Many charities do not invest enough in technology to keep up with digital innovations, according to online young people’s charity YouthNet.
The charity said the sector should invest more in research and design in order to keep pace. Emma Thomas, chief executive of YouthNet, said in the statement: "Because budgets are increasingly tight, charities often aren’t allowed the space to experiment and take risks, and this can prevent us from keeping pace with advances in digital technology and hinder innovation.
"We believe that greater collaboration between the not-for-profit and commercial world is vital to ensure that a constant cycle of research and design develops technical innovations that generate further social value."
Thomas told Third Sector there was a huge appetite for technological innovation in the sector, but that with so many demands being placed on charities, they often found it difficult to prioritise the issue. "It’s not common in the sector to use up resources to work on things that might not come to fruition for a few years," she said. "It can be really hard."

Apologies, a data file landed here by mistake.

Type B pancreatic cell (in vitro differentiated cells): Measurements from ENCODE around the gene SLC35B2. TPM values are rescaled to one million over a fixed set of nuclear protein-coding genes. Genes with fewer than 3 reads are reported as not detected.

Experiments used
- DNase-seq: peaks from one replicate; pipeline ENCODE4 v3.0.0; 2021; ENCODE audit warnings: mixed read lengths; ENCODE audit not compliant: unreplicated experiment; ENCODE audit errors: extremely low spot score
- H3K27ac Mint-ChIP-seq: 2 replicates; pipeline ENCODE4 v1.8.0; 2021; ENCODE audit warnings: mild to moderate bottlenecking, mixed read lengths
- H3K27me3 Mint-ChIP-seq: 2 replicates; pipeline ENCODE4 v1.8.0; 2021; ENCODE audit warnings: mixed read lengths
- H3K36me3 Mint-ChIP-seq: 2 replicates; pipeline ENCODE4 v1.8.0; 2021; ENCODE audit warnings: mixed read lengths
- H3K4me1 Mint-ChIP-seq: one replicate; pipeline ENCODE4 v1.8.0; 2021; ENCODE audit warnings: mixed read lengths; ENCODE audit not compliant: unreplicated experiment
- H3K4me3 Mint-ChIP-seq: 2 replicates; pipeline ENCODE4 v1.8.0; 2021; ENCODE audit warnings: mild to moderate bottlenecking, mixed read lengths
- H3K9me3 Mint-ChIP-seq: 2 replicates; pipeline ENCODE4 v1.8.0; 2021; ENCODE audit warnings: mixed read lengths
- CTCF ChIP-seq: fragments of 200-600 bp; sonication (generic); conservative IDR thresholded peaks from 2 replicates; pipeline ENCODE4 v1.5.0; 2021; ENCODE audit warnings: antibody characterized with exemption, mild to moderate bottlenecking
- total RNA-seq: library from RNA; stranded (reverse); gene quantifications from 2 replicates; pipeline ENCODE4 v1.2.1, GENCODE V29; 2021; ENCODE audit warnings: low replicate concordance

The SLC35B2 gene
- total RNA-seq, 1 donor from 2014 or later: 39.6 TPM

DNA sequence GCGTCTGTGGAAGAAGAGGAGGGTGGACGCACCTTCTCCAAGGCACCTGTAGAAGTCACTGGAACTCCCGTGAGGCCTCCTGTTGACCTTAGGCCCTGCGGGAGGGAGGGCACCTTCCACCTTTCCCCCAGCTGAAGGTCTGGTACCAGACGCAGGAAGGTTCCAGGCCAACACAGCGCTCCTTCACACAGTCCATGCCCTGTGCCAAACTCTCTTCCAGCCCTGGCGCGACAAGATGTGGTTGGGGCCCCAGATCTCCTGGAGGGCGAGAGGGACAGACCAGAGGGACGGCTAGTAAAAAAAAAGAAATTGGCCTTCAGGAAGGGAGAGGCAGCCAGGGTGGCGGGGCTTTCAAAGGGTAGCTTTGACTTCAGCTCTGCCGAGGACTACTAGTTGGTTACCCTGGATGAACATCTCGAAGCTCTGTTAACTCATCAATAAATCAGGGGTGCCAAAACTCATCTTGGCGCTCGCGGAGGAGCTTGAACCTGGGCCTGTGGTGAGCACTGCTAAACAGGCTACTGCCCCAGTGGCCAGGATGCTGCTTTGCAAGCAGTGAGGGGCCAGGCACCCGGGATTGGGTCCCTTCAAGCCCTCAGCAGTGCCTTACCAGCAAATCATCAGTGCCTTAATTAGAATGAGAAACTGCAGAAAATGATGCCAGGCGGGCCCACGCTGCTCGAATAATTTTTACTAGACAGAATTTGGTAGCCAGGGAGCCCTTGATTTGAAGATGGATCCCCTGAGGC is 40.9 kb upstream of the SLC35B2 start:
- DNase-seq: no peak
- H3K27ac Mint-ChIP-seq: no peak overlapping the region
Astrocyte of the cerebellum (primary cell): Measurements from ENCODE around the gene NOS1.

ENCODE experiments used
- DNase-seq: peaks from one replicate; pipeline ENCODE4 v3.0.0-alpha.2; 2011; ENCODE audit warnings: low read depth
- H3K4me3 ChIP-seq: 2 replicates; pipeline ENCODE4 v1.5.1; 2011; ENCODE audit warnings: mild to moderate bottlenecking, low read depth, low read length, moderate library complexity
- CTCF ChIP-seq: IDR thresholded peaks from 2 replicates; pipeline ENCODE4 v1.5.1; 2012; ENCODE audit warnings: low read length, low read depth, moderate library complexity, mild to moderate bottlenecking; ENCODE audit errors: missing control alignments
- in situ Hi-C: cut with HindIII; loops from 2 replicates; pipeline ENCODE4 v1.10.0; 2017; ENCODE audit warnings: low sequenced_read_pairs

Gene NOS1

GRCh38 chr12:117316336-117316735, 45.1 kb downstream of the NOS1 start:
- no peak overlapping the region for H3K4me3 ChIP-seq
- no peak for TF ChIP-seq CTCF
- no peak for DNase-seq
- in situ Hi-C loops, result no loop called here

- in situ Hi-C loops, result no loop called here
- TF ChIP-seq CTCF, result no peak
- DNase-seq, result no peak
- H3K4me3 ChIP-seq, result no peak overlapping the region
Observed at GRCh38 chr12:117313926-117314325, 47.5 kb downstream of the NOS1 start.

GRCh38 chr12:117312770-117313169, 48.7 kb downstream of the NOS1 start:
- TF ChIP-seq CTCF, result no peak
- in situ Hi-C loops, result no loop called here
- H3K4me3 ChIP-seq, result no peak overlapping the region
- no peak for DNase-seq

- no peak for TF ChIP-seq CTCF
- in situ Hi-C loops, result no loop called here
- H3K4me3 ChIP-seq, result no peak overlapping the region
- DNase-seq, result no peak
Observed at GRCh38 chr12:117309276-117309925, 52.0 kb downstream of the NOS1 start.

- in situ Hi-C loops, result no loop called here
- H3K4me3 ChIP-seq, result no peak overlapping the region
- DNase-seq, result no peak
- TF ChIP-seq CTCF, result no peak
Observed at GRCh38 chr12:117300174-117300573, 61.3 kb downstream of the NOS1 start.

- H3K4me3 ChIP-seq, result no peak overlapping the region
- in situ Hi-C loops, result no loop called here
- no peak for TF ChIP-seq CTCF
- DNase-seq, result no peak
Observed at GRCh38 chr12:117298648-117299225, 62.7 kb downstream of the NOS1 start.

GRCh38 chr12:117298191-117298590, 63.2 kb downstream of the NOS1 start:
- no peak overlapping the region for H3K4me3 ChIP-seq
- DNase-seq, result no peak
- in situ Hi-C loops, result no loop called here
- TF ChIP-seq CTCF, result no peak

Miles Maier, information and communication technology champion at advice charity Lasa, said: "Charities have to get smarter in how we deliver services because there are fewer resources."
He gave examples such as charities adding a frequently asked questions section to their websites, or using smartphone apps so that service users could find answers to problems without ringing the charity.
YouthNet is running an event called Cycle of Innovation on 16 April to discuss the importance of research and development in the sector. The event, which will take place at London’s Science Museum, is being held in partnership with telecoms company Ericsson and the social investment charity the Nominet Trust.
Friday, 12 April 2013
Charities 'don't invest enough to keep pace with digital developments'Written by Third Sector Online
YouthNet chief executive Emma Thomas says more collaboration with the commercial sector is vital to prevent charities from falling behind